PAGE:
(Source: the French Foreign Legion's Unabridged Histories, proclaiming: It's all a damned lie!Â We'll bring this before the United Nations Security Council - Napoleon wears no socks.)
Yes, little girl, I'm sure Napoleon will buy that little green bag with a mystery inside it.
Oh, my goodness me!Â We round a corner to see this enormous bridge rearing up ahead.Â Is this the ending of days?
Srewth!Â We no sooner somehow survive the roller coaster bridge we're now charging down to be confronted by this monster looming ahead.Â
Sweet Baby Jesus, if we get over it alive, I'll go to church every Sunday.
We were spared on the bridge of no return and arrived safely here in Honfleur - a locality that has drawn not only tourists but also famous impressionists such as Claude Monet and EugÃ¨ne Boudin.Â Let's go see why.
(Source: the French Foreign Legion's Unabridged Histories, declaring: No damned Turners and Constables Here, Thanks Very Much!Â Vive la France!)
Look very closely!
That's right, this is not a building at all but a huge canvas painting of one.Â Why?Â Because it's France, that's why!
(Source: Vive la France daubed on a World War II wall in the old French Quarter of France.)
This is soooo very French!
Now all we photographers and lovers of photography are going to enjoy reflections.
Even in black and white it is worth reflecting upon.
If you like pretty clouds, why look up when you can look down?
But it's nosebag time.Â And look at all those empty tables fighting to have us.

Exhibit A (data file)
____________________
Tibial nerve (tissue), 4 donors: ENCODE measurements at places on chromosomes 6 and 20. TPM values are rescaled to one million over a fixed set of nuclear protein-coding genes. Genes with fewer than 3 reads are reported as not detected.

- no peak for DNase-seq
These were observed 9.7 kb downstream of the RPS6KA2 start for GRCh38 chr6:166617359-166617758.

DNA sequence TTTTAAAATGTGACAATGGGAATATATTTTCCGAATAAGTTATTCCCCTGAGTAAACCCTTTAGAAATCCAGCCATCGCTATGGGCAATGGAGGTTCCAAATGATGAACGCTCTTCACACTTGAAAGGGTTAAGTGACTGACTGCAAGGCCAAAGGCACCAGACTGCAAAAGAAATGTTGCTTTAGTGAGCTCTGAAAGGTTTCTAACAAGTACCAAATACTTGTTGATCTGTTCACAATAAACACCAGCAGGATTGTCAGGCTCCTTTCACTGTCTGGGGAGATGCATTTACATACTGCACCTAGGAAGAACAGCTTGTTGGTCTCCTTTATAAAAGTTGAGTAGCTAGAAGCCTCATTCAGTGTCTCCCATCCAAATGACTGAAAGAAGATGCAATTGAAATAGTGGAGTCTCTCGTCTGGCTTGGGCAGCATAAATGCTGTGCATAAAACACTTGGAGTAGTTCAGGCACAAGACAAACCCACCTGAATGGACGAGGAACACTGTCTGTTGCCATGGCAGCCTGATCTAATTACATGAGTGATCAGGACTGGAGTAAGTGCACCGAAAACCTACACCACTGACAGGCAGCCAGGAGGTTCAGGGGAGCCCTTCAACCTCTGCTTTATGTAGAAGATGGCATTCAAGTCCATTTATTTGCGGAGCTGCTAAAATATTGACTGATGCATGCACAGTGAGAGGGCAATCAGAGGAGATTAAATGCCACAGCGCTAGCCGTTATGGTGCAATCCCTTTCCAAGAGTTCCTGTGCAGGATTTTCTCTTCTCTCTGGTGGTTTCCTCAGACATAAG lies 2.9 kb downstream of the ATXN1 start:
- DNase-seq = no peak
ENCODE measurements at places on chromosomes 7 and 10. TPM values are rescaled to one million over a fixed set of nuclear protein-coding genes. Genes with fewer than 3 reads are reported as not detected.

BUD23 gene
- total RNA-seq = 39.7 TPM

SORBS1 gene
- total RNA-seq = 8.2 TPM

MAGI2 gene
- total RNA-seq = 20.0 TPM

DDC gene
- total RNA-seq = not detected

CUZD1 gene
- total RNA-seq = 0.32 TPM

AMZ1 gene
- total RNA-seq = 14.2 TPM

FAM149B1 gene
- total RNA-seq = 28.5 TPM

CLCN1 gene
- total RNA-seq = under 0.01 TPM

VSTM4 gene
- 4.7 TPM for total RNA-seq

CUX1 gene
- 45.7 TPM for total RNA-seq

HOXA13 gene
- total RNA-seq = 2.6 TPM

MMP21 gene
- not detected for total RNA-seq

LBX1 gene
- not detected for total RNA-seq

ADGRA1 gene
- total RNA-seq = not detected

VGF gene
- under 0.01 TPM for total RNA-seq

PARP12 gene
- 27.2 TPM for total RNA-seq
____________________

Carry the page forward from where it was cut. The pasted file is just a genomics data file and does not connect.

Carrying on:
The blackboard possibly says, Have a happy day Monsieur English Oracle andÂ Â Mademoiselle Sergeant-Major. Bon appetit!Â
(Source: Photograph by kind permission of the USA Travel Advisory Service alarm, Don't drink their bloody wine - as featured in The Dead Sea Scrolls; Appendix F: Surgeon General's dire warning within the CIA's encyclical, Don't Trust the French.)
Perfect reflections bedazzle us as we eat, roadside.
Why sit inside chewing the cud when there are medieval views like this?
And jammed right between two restaurants is this clothes boutique that is also a funky gallery selling sculptures.Â What an absolutely French idea!
As we stroll along we can not help noticing that this very scene could have been photographed or painted long, long ago.Â No wonder those in the know come here with cameras and paint brushes.
(Source: the drunken sailors' companion in The Dead Sea Scrolls; Addendum 14 - Press gangÂ affirmations within the 19th Legion's Secret Meditations on Escaping Britannica: Affirmation 101 stating, We are sailing with our digital cameras and digital paint brushes.)
Add a dash of colour and look at the difference - now suddenly we have modern, provincial France.
Yes, Sergeant-Major, I'll stop blabbing into the camera and come over there.
Hans really does fit in here.Â It's so easy to imagine that he was born to be the town mayor.Â Or the publican of that old hotel.Â Or both.
But remove the English Oracle from the scene and what have we got?Â A couple of French teenagers just hanging out, lost in their own world ... and ignoring the seagull landing near them and those below.Â Yes, this is France.
What on earth?Â Oh, I see.Â Picking veggies from the street's roundabout garden bed must be what they do in France.
Ah, they're just figurines.Â Perhaps depicting that a woman's work is never done unless she's blabbing on a cell phone.
But here art mimics life - three statues and three humans oblivious of each other.
Such is casual life here in the enchanting town of Honfleur.
As we head back to our parked car we stumble upon this strange sight.Â Apparently this is a cave that belongs to A. Vins.Â Well,why not, this is France, after all.
(Source: Photography by courtesy of the Don't drink the damned French wine travelogue in The Dead Sea Scrolls; Appendix F - Quartermaster's Instructions within the Roman Army's 19th Legion's Elucidation on R. & R. Leave in Gaul.)
Surreal English & French
003 Dover & St Ives
004 Windsor Castle
007 Trafalgar Square